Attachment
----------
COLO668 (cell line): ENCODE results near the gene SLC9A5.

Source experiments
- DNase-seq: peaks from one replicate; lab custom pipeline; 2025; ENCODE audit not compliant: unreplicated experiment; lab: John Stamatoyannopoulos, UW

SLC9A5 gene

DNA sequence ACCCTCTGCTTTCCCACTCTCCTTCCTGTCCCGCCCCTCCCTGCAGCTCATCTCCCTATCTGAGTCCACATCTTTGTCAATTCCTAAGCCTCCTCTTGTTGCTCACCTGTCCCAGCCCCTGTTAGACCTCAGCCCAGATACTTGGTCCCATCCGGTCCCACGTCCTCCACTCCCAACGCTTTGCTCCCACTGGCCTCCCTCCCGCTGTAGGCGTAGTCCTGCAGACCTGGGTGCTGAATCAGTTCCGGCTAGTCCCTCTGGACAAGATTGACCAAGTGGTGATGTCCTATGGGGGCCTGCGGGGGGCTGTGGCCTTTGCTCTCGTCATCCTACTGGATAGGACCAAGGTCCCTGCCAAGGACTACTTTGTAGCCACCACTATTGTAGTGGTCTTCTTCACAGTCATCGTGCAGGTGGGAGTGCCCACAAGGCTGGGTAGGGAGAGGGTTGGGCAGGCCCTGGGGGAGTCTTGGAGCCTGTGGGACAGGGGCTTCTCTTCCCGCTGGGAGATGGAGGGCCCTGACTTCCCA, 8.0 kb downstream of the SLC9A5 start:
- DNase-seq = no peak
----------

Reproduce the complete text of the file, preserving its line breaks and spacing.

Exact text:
COLO668 (cell line): ENCODE results near the gene SLC9A5.

Source experiments
- DNase-seq: peaks from one replicate; lab custom pipeline; 2025; ENCODE audit not compliant: unreplicated experiment; lab: John Stamatoyannopoulos, UW

SLC9A5 gene

DNA sequence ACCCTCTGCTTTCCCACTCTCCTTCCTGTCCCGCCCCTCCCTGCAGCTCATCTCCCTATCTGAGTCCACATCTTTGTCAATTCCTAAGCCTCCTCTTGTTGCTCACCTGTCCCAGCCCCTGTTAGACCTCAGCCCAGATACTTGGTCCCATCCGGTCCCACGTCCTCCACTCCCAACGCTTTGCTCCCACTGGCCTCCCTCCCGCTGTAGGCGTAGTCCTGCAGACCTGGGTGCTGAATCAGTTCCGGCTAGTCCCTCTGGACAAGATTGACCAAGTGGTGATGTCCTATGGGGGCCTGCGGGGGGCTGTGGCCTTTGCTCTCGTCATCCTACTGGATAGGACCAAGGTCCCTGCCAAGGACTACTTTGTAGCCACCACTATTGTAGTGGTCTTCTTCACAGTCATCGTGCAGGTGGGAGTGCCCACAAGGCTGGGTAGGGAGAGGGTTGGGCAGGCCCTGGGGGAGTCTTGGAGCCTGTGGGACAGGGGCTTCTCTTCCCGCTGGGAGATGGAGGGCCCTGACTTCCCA, 8.0 kb downstream of the SLC9A5 start:
- DNase-seq = no peak